This month in-Cumbria is profiling some of the county’s young entrepreneurs, top employees and stars of the future

Connor Carrick, at just 22 years old, has already made a significant impact in the local butchery industry. He started his journey at Cranstons in Penrith in 2015 as a part-time student working weekends in the fruit and vegetable section. Over the years, his dedication and passion led him to secure an apprenticeship there, where he learned the art of butchery under the guidance of experienced mentors.

When did you start in the role/set up the business?

My journey started in 2015 when I took on a part-time role working weekends in the fruit and veg section at Cranstons. Back then, it was just a student job, and little did I know the incredible path it would set me on. The world of butchery captivated me, and after two years of dedicated work, I was fortunate enough to secure an apprenticeship in butchery. That's when my formal training in butchery began, and from that point on, I was hooked!

Fast forward to 2023, and I've reached another milestone. I was promoted to the position of supervisor, which has been an exciting step forward in my career. It's an honour to take on more responsibility and contribute to the growth of the business. Looking back, I'm grateful for every step of this journey – from those initial weekends to becoming a supervisor, each experience has shaped me into the passionate butcher I am today.

How does being a young person impact on your work?

Being a young person in the world of butchery certainly comes with its own set of dynamics, both positive and challenging. My youth brings a fresh perspective to the traditional art of butchery. In an industry deeply rooted in tradition, I've been able to introduce ideas that resonate with a younger generation of customers.

However, being a young butcher sometimes leads to scepticism from certain customers. On occasion, there's a perception that my age might correlate with a lack of experience or knowledge. I recall an instance when a customer was hesitant to take advice from me on choosing the right cut, assuming that I might not have the expertise. In such situations, I take it as an opportunity to showcase my skills and understanding, often surprising them with my level of expertise and commitment to the craft.

In essence, while my youth might occasionally be met with scepticism, I see it as a chance to prove my capabilities and bridge the gap between traditional values and contemporary approaches in the world of butchery.

Where/how have you learnt your skills?

Much of my learning came from hands-on experience and mentorship.
David Sutton, Cranstons' master butcher, became my mentor during this journey. His guidance and expertise provided me with invaluable insights into the art of butchery.

Also, I used to spend two days a week at our traditional butcher’s shop on King Street in Penrith. As the only trained butcher in the shop I had to manage everything independently. This practical training taught me valuable skills, from precise cutting techniques to managing a shop effectively.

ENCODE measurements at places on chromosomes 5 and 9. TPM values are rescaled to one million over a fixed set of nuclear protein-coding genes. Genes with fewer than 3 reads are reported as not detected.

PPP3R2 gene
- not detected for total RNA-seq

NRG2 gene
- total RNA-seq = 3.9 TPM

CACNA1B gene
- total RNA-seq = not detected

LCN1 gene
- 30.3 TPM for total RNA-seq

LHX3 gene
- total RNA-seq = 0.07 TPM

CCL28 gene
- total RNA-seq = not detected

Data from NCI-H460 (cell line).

What motivates you in your working life?

One of my biggest motivations is the pride I take in maintaining the quality and presentation of the meat counter. Every piece I prepare is a reflection of my commitment to my craft.

At the moment I am really excited about the Food Hall refurbishment project which starts in early September.

What are your ambitions - both in work and life?

At this point in my life, I'm focusing on building a strong foundation. I've already taken a significant step by moving out at a young age and establishing my own space. Staying in Cumbria is important to me; it's where I have my roots and where I feel strong ties to the area. While I'm currently enjoying being 22 and embracing the freedom it brings, I look forward to the possibility of building a family of my own someday.

I haven't laid out a comprehensive life plan like some people might have by the time they're 22. But that doesn't bother me. I believe life is a journey, and I'm open to exploring opportunities and adapting to whatever comes my way. I'm not worried about having it all figured out at this point – I'm just focused on living my best life and making the most of each experience.

Professionally, my ambition is to keep moving up the ranks within the company. I'm dedicated to improving my skills and contributing to the success of Cranstons as I continue to gain experience and take on more responsibilities. My aim is to make a meaningful impact on the business.

Who do you admire in the business world?

Gordon Ramsay is someone I look up to. His culinary achievements and unrelenting drive are truly inspiring.

Do you have a role model?

I'd have to say my parents. Their work ethic, values, and support have shaped me into the person I am today.

What do you see yourself doing in 10 years’ time?

In a decade, I envision myself perhaps taking charge of a Cranstons shop, maybe in a new location if there's an opportunity? I would like to continue to climb up the ranks within the company, ensuring that the principles of quality and customer service are upheld.

What would your advice be to other young people setting out on their career?

My advice would be to get into the workforce as soon as possible. Apprenticeships are invaluable opportunities that provide practical skills and knowledge. Show up to work with pride, embrace a strong work ethic, and always be eager to learn. Remember, age shouldn't define your capabilities; it's your passion and dedication that truly matter.